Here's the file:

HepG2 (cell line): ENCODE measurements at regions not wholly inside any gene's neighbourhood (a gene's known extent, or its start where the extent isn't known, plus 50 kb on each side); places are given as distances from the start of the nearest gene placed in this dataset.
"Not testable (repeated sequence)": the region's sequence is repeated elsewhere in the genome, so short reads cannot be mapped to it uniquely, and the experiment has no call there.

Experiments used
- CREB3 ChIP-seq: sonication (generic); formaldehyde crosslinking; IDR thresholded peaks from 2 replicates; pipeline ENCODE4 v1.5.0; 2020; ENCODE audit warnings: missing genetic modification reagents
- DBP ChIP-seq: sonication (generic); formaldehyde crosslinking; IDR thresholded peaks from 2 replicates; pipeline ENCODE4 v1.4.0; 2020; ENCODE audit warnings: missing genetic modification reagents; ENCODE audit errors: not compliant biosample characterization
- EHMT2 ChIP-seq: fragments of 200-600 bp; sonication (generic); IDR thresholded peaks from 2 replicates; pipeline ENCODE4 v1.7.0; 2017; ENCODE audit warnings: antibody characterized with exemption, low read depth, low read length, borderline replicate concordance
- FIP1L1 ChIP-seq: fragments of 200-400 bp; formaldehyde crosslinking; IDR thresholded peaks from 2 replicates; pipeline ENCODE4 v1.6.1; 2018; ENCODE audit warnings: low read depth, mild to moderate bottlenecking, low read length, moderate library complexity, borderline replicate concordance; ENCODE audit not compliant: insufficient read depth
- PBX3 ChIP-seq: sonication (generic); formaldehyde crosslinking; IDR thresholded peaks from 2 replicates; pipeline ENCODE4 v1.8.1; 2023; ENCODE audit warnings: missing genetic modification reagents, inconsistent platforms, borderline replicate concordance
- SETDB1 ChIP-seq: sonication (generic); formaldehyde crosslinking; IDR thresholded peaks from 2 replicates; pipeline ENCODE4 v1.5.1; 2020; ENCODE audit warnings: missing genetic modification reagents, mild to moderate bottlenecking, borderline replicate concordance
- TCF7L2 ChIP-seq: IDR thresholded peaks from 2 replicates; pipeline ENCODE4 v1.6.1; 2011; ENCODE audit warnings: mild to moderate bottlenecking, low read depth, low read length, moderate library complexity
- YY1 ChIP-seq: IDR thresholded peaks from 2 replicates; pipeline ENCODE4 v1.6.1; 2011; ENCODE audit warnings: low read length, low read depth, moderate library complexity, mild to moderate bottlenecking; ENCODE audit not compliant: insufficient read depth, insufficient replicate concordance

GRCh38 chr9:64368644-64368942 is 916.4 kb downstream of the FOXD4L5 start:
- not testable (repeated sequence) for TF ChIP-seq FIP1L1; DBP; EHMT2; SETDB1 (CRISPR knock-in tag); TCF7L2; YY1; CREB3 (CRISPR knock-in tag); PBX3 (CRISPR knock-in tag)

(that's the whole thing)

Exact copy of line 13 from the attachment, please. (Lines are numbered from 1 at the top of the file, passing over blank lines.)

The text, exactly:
- not testable (repeated sequence) for TF ChIP-seq FIP1L1; DBP; EHMT2; SETDB1 (CRISPR knock-in tag); TCF7L2; YY1; CREB3 (CRISPR knock-in tag); PBX3 (CRISPR knock-in tag)